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“Identification is also a valuable tool in comedy writing. Used by writers in the sense of ‘to identify with,’ identification means the listener or reader can relate to your characters. This isn’t as circumscribed as it sounds. A middle-aged, white, automobile mechanic does not relate only to middle-age white mechanics. He may relate to a king, a black housewife, an oversexed elephant, or an oak tree, if it can talk or think. Just so long as the character has problems or dreams he has experienced. 

“When your audience can identify with the character, then everything that happens to the character happens to them. And you, the writer, have that omnipotent influence on the mood of others that all artists dream of.”
Sol Saks
Funny Business;  The Craft of Comedy Writing

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In light of the Dallas Mavericks winner there first NBA title last night I thought it would be fitting to find a quote from the teams controversal ower Mark Cuban—the Ted Turner of his day. As an entrepreneur who sold his Internet company vBroadcast.com years ago in a deal worth $5.7 billion, Cuban has a history of going against the grain and winning. Last night’s victory was the first NBA title for Mavericks in franchise history. On the film & TV side of things I can’t even keep up with all that Cuban in involved in, but here is an overview; In 2001 he launched HDNet, he’s part-owner in Landmark Theatres, and his IMDB credits are more than 20 films deep including the George Clooney directed Good Night, and Good Luck, the documentary Enron, The Smartest Guys in the Room, and Steven Soderbergh’s indie film Bubble. 

If you’re looking where everybody else is looking, you’re looking in the wrong spot…Wherever I see people doing something the way it’s always been done, the way it’s ‘supposed’ to be done, following the same old trends, well, that’s just a big red flag to me to go look somewhere else.”
Mark Cuban
What I’ve Learned from Mark Cuban by Mike Sager
Esquire

If you’ve ever seen the Magnolia Pictures logo come onscreen of a movie you’re watching—well, Cuban has a piece of that as well. On camera he was a part of Dancing with the Stars in 2007, and has appeared on HBO’s Entourage. Cuban’s home base is in Dallas, Texas and if he ever said he bought the Hollywood sign and was moving it to the Big D he probably wouldn’t be joking. Remember Ted Turner was laughed at back in the 1980 when he launched CNN saying that no one was going to watch a channel that featured news all the time.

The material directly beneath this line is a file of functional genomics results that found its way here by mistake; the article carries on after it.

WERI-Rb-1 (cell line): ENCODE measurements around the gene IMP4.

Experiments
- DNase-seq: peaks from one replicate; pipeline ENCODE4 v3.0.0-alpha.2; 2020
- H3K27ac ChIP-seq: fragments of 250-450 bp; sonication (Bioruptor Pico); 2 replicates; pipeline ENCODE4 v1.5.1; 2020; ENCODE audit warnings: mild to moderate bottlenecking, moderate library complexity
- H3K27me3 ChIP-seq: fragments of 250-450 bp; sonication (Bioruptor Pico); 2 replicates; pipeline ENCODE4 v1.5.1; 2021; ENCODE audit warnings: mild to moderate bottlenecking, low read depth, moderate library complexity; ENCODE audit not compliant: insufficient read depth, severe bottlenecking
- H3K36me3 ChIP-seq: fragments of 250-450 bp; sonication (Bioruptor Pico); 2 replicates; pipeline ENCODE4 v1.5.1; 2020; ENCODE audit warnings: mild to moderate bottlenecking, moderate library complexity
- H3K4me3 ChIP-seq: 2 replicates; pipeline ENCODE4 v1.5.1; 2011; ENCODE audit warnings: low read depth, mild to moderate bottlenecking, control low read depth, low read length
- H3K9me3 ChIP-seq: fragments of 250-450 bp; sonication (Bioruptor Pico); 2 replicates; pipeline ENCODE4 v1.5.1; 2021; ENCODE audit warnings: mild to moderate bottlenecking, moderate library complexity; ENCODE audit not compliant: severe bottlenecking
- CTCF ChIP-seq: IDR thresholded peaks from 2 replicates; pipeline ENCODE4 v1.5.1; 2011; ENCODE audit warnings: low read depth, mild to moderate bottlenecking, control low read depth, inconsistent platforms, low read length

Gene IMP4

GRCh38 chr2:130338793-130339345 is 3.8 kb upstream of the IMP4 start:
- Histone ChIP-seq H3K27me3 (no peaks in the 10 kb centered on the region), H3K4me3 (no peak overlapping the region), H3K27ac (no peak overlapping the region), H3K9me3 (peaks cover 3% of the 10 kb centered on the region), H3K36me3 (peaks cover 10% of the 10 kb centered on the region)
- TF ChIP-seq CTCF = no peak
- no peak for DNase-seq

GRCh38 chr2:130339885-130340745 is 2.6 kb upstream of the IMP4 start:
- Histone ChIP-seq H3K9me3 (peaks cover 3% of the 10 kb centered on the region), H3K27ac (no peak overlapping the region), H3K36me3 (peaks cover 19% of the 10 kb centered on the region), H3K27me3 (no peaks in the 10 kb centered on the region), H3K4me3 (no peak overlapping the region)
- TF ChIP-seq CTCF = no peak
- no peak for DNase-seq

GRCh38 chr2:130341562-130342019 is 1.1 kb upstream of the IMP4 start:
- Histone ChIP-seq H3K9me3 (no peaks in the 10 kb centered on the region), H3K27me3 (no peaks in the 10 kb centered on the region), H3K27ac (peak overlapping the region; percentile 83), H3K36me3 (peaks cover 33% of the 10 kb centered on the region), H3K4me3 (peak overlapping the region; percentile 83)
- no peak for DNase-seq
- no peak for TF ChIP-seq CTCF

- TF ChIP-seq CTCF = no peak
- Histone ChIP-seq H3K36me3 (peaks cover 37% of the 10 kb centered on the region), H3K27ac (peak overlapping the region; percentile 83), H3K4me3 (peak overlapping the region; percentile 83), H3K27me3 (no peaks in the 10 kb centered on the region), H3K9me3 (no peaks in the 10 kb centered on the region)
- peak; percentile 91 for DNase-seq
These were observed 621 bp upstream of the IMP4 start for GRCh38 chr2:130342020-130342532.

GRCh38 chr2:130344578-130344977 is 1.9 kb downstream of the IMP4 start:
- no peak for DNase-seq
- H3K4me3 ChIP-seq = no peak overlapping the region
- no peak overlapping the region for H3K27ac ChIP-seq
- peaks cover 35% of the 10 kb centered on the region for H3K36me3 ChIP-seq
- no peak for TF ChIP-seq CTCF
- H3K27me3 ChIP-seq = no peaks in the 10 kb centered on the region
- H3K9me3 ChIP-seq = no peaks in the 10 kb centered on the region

Now that he has a nice addition to his trophy case, that won’t be the last you hear of Mark Cuban.

Scott W. Smith 

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According to IMDB, screenwriter David H. Steinberg entered Yale at 16 and earned a law degree from Duke University. After working in entertainment law in Atlanta and New York he headed to LA to pursue a career in film and went to USC graduating in 1998. And just for good measure it says that he’s also the great-grandson of Max Planck, the founder of quantum theory. I’m guessing he’s a pretty smart fellow.

I found this quote from him to balance out all the positive quotes I find;

“If I was going to break into the business now, I don’t know if I could do it because there are so few opportunities to sell a script or get an assignment.”
Screenwriter David H. Steinberg (American Pie 2, Miss Dial)
LA Times article by Richard Verrier
Screenwriters find work dwindling
July 03, 2010

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“The budget (for The Station Agent) was $500,000, and yeah, this being my first film did certainly make it harder to raise. Whenever you write an independent film that doesn’t read like a sellable Hollywood script, people get a bit nervous, and if it’s from a first time writer/director then people get nervous, and when you’ve got a dwarf in the lead role people get nervous. You put that combination together, and it doesn’t add up to fast cash. So, yeah, it took a while, but we were all pretty busy acting anyway – I was appearing on Broadway for a year, then I was doing a TV show for a year, so it wasn’t like we were just sat around in our living rooms thinking ‘Where’s the cash?’ When it actually happened, I was sitting with my agent, and I was like ‘Wow, that was easy!’ and my agent was like ‘Not really, it’s been three years’. I’d forgotten – it seemed like it just happened. I can’t blame anyone for not wanting to get involved because it is a lot of money, even though by movie standards it is pretty low, it’s a big gamble. We put together this financial package for the film and a friend of mine who is a banker and a lawyer structured this thing, and you read it and you get into the financial side of it all and you think ‘Why would anyone invest in any movie?’. It is just a horrible, horrible business. My brother is a financier and he was reading through it and he said ‘This is really well put together’, and he read the whole thing and was like ‘You’ve got to be fu@king kidding me! Who would invest in this stuff?’”
Writer/Director Tom McCarthy
Counter Culture Interview   

The Station Agent was an audience favorite at Sundance in 2003 and according to Box Office Mojo made more than $8 million worldwide.